Soon after the American death toll in Iraq passed the 1,000 mark, I thought of Saadoun Hammadi and some oratory he provided two years ago.

At the time, Hammadi was the speaker of Iraq's National Assembly. "The U.S. administration is now speaking war," Hammadi said. "We are not going to turn the other cheek. We are going to fight. Not only our armed forces will fight. Our people will fight."

The date was Sept. 14, 2002. The venue was an ornate room inside a grand government building in Baghdad. And the gaunt elderly official was determined to make an impression on the four American visitors. So, with steel in his voice, Hammadi added: "I personally will fight."

Looking across the room, I tried to imagine this frail man pointing a rifle at American troops. He sounded awfully brave. And who was to say he wouldn't be on the front lines of Iraqi resistance to the invaders? Yet it was hard to picture him wielding a weapon against the armed forces of the world's only superpower.

Overall, Hammadi's prediction that "our people will fight" has come true. A large uprising is underway in Iraq, and not only from diehard Sunni supporters of the fallen regime. The current Shiite resistance is debunking the touted expectations from the White House and the Washington press corps.

And whatever happened to Saadoun Hammadi, the silver-haired speaker of Saddam Hussein's parliament? Despite his defiant words, he didn't go down fighting. Some U.S. soldiers captured him last year on May 29 at his home in Baghdad; he spent three seasons in prison and then won release in mid-February. Before the month was over, Agence France Presse reported, Hammadi "found refuge in Jordan." A few months later, he traveled to Germany for medical treatment.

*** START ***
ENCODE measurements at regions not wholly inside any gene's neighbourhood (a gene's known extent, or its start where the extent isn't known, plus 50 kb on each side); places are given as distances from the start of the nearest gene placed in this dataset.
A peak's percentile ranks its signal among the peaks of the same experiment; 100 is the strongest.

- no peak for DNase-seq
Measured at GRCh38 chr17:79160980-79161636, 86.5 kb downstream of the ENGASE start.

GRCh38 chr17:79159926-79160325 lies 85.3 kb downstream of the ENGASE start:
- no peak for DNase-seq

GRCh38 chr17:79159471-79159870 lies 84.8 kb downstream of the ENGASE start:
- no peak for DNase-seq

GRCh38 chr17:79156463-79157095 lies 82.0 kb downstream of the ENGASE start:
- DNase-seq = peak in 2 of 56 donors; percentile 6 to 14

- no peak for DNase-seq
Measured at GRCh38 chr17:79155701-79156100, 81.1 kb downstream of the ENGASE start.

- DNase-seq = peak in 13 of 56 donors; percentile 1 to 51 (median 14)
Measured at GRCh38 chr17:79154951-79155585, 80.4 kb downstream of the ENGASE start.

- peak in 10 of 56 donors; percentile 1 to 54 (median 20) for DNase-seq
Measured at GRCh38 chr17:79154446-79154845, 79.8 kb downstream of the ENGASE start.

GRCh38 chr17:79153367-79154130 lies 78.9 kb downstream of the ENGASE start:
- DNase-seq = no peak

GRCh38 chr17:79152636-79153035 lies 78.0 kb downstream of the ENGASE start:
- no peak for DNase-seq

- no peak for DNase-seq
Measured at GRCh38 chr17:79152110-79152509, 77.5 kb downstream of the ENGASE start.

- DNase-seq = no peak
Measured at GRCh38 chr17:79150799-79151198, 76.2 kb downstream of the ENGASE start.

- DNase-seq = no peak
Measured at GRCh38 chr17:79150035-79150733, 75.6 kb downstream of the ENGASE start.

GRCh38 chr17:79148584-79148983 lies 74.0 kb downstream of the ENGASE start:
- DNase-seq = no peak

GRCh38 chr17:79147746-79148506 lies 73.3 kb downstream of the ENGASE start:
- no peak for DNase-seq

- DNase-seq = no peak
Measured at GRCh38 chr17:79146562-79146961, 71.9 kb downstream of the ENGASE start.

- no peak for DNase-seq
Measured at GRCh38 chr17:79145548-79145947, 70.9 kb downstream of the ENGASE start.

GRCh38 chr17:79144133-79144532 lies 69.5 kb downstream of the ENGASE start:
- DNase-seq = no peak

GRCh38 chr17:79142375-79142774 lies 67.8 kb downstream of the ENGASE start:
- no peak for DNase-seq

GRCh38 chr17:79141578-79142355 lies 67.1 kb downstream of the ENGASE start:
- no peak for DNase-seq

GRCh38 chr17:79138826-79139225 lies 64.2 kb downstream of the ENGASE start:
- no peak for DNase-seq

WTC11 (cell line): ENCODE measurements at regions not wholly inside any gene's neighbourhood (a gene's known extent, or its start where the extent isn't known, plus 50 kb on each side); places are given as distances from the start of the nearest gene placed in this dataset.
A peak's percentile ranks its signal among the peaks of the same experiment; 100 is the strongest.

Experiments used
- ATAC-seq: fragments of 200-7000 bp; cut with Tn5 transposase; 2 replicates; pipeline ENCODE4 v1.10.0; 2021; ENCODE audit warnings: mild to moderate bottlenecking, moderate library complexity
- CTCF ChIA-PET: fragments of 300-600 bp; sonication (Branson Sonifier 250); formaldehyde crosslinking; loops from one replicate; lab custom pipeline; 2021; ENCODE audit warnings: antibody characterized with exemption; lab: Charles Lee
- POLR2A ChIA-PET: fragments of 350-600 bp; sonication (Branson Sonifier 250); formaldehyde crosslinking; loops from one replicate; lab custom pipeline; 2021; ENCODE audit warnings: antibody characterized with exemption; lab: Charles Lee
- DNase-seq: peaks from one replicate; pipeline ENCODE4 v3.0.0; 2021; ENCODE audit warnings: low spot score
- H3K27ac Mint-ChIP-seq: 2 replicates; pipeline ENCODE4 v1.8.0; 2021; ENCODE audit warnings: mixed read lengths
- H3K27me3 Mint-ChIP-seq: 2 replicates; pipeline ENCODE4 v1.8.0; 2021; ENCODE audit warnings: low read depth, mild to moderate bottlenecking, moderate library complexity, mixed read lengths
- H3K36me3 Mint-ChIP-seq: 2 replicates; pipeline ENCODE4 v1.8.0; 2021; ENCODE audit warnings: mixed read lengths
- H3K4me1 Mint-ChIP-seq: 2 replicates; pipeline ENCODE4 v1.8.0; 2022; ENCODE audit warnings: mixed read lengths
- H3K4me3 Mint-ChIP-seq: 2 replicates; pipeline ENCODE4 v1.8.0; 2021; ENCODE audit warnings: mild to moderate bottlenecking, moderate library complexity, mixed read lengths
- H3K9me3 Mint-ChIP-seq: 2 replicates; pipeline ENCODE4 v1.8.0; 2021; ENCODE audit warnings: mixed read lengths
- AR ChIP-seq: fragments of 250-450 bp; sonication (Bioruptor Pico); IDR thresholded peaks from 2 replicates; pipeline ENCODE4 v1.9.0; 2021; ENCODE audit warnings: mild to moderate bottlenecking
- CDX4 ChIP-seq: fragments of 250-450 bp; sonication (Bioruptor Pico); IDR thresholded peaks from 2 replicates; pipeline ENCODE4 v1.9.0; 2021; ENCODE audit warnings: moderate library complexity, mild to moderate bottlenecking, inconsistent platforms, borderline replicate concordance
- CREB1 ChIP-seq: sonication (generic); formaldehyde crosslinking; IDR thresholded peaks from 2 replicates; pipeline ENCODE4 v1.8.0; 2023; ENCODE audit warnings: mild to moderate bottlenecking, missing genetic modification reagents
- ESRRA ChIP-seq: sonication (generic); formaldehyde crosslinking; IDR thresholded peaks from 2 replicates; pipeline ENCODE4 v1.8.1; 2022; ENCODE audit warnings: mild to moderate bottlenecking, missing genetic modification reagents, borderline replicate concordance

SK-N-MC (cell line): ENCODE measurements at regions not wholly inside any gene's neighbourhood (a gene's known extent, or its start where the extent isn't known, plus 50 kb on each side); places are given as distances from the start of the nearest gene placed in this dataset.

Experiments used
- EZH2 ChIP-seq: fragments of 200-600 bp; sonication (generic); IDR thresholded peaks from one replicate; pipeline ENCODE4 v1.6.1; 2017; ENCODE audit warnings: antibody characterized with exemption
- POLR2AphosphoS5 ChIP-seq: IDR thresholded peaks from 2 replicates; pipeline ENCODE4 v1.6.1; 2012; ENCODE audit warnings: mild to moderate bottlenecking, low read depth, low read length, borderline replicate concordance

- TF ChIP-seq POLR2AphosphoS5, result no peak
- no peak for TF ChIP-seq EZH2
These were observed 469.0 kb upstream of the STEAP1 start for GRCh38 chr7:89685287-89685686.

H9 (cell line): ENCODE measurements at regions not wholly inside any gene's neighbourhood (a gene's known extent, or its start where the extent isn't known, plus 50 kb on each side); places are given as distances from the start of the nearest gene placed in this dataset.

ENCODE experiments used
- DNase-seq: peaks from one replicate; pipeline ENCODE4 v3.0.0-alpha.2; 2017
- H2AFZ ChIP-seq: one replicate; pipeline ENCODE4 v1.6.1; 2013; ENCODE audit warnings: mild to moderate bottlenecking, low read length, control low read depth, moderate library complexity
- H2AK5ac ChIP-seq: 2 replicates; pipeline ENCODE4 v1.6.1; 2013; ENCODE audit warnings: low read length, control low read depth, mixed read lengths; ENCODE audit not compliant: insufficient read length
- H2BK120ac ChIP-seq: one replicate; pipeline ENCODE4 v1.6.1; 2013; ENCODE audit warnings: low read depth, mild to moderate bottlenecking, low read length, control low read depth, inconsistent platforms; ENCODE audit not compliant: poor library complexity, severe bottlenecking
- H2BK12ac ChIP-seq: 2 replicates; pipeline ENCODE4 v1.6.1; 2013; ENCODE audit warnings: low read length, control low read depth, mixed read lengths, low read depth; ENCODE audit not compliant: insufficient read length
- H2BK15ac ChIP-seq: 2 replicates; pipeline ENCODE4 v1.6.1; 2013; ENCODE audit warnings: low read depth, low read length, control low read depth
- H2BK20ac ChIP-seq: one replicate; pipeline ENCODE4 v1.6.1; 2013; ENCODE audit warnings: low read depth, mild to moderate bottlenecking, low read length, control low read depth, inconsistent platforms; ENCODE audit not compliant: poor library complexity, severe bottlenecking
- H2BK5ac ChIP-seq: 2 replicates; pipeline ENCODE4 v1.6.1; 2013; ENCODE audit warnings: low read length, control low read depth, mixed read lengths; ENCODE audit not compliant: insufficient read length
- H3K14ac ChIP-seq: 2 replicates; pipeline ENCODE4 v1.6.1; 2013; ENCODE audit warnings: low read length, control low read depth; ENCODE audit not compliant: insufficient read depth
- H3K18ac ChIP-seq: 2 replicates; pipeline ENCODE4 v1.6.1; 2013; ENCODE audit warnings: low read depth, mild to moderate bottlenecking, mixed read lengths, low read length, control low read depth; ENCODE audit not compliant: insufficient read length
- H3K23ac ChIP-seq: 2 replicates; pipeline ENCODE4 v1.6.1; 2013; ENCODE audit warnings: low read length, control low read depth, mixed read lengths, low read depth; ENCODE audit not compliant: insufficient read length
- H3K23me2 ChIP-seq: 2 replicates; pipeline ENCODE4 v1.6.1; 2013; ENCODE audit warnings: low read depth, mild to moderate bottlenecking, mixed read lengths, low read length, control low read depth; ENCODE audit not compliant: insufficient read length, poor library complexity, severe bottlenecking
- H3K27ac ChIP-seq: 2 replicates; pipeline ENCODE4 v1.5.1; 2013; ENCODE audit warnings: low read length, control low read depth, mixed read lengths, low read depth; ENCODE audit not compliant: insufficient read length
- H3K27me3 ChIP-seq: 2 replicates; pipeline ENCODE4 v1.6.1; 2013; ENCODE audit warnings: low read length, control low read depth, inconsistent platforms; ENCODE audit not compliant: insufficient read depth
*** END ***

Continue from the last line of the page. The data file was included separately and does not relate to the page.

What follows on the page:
The contrast between Hammadi's pledge two years ago and his subsequent behavior may cause us to roll our eyes. But in the United States, there's no reason for leaders to feel superior.

Powerful men in Washington have long records of supporting wars for other people to fight. Consider the current media controversy over the disconnect between George W. Bush's brave words and self-protective deeds. An unequivocal supporter of the Vietnam War a third of a century ago, Bush benefitted when influential guardian angels pulled some strings and got him into the Air National Guard. Even then, Bush skipped out on some of his obligations, preferring to have a good time and work for a pro-war congressional candidate in Alabama.

Since then, George W. Bush never heard of an American-led war he didn't fervently support (from afar, of course). Likewise, the avidly pro-war Dick Cheney has explained that he took advantage of several draft-age deferments and stayed out of the U.S. military during the war in Vietnam because he had "other priorities."

The prevailing rhetoric insists that any alternative to current U.S. wars is unthinkable. No less than Saadoun Hammadi two years ago, the president and vice president like to use the royal "we" when discussing military action they favor. But the underlying message, decoded, can be understood as: "Let's you and them fight."

During the next weeks, to a large degree, hopes for the Bush-Cheney ticket may hinge on the willingness of the news media to ignore such realities. Historically, the USA's media establishment has been overly fond of "leadership" in Washington that sends other people off to kill and be killed -- routinely, as in the case of the Iraq war, on the basis of lies.

Government officials who glorify other people's patriotic deaths are rarely eager to partake of such glory themselves. Cases in point: Saadoun Hammadi. Dick Cheney. George W. Bush.

The White House has tried to distract the news media from dwelling on the milestone of 1,000 American deaths in Iraq. Meanwhile, the lethal toll among Iraqi civilians is a media abstraction. In the U.S. press, those victims -- far more numerous and no less precious to their loved ones -- go uncounted and unnamed.


Norman Solomon is co-author, with Reese Erlich, of "Target Iraq: What the News Media Didn't Tell You." His columns and other writings can be found at .